Colorado Use Tax Effective July 1, 2017
Jul 11, 2017
A Colorado law passed in 2010 aimed at significantly increasing sales and use tax remittance in the state took effect July 1, 2017, after many years of litigation.
The law targets “non-collecting retailers,” better known as “remote sellers,” that sell tangible personal property into the state of Colorado but do not have a physical presence in the state to collect and remit sales and use tax. A remote seller is a business that sells tangible personal property in a state using the Internet, mail order, or telephone without having a physical presence in the state. Physical presence can include a store or office location, having employees or independent representatives solicit sales of tangible personal property, or other activities conducted in a state.
The Colorado Department of Revenue adopted an emergency rule effective July 1 and intends to promulgate a permanent rule later in the year.
Non-Collecting Retailers Impacted
Retailers that have $100,000 or more in total gross sales of tangible personal property (does not apply to the sale of services) in Colorado are impacted by this legislation and must comply with the notice reporting requirements. Retailers that have less than $100,000 in total gross sales in Colorado in the prior calendar year and are reasonably expecting total gross sales in Colorado in the current calendar year to be less than $100,000 are considered de minimis non-collecting retailers and are not subject to the provisions outlined below.
Starting July 1, 2017, a remote seller is required to provide the following information to a Colorado purchaser and the Department of Revenue:
- A transaction notice to all Colorado purchasers not exempt from Colorado sales and use tax that they have a use tax reporting requirement with the state;
- An annual purchase summary to all Colorado purchasers by January 31 of each year when total purchases are greater than $500; and
- An Annual Customer Information Report to the Colorado Department of Revenue by March 1 of each year, outlining the name of the Colorado purchaser, the address of the purchaser, and the total dollar amount of Colorado reportable purchases. No other information about the purchase needs to be provided.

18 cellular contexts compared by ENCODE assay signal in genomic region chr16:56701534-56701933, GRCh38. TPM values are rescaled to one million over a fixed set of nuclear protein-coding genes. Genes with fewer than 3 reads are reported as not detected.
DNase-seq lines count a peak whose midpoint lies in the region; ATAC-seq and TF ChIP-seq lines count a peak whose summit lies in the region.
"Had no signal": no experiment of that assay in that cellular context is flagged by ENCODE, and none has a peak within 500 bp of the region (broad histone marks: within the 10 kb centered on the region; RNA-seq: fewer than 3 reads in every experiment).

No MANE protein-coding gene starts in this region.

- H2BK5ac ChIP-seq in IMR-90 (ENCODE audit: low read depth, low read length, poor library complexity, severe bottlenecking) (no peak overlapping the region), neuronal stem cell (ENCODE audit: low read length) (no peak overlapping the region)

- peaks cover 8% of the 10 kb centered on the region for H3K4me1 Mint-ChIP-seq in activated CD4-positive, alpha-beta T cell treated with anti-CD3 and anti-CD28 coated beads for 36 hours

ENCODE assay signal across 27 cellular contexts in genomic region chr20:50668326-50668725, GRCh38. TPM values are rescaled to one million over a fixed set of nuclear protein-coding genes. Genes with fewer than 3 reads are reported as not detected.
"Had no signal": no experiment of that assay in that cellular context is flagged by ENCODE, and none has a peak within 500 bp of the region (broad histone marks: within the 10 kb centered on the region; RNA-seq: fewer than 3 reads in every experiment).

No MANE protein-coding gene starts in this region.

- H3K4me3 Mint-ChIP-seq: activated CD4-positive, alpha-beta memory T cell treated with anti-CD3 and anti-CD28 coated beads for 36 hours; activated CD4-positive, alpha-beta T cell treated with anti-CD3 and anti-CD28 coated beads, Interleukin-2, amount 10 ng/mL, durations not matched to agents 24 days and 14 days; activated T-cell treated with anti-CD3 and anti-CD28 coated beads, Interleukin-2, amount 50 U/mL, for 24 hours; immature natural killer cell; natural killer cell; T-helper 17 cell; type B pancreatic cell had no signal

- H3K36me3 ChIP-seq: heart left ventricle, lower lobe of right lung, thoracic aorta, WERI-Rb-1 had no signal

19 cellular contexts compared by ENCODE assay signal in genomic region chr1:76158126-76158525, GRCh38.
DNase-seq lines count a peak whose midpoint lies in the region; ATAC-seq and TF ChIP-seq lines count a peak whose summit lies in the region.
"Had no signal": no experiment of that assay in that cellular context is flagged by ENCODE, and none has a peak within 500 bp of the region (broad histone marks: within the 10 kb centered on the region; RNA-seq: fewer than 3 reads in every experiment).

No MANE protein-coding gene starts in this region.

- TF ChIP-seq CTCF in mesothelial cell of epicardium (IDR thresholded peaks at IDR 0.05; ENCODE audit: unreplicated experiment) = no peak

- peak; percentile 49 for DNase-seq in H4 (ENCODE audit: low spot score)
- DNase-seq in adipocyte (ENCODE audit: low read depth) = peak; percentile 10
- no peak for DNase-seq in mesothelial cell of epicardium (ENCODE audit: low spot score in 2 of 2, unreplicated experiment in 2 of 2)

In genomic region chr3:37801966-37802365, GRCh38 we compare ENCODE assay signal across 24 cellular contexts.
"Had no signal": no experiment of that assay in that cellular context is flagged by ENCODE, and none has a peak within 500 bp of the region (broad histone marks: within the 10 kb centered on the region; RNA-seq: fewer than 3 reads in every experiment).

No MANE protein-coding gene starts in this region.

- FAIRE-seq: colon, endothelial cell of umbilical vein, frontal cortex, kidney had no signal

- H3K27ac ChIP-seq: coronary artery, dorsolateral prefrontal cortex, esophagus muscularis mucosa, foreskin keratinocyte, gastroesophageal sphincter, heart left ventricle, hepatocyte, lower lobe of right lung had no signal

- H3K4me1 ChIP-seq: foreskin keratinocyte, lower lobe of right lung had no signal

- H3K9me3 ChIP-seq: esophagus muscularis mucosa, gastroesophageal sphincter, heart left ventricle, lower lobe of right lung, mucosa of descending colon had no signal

A non-collecting retailer has two options beginning July 1. The non-collecting retailer can either voluntarily register with the Colorado Department of Revenue to collect tax from the customer and remit to the state or comply with the notice reporting requirements.
Penalties for Noncompliance
The penalties for noncompliance with the new law can be significant. The penalty for not reporting a transactional notice to each required Colorado purchaser under item #1 above is $5 for each sale. The penalty for not supplying each purchaser with the required annual purchase summary under item #2 above is $10 for each required summary. If a non-collecting retailer fails to file the Annual Customer Information Report or files an incomplete Annual Customer Information Report, the retailer must pay a penalty equal to $10 for each Colorado purchaser that should have been included in the Annual Customer Information Report. Penalties assessed against a non-collecting retailer shall not exceed $1,000 if a complete Annual Customer Information Report is filed within 30 days of the due date. Penalties assessed against a non-collecting retailer shall not exceed $50,000 for failure to file a complete Annual Customer Information Report within 60 days of demand by the Department.
As a result of the Colorado legislation, several states have passed similar notice reporting requirement legislation over the past year, including the following and their respective effective dates:
- Alabama, July 1, 2017
- Louisiana, July 1, 2017
- Vermont, July 1, 2017
As a result of Colorado’s notice reporting requirements being upheld through years of legal challenges, other states are looking to adopt similar provisions in current budget cycles. Right now, many states are going through their budget process, and it remains to be seen whether any additional states will adopt and pass similar legislation. States enacting similar notice reporting requirements prior to 2017 include Kentucky, Oklahoma, and South Dakota.
If you have any questions or for guidance on how best to prepare for these additional requirements, please contact Wipfli’s state and local tax experts, Craig Cookle, Linda Feirn, Daryl Ohland, Tara Johnson, Laura Karpo, and Jessica Macklin, or your Wipfli relationship executive.
Wipfli Editorial Team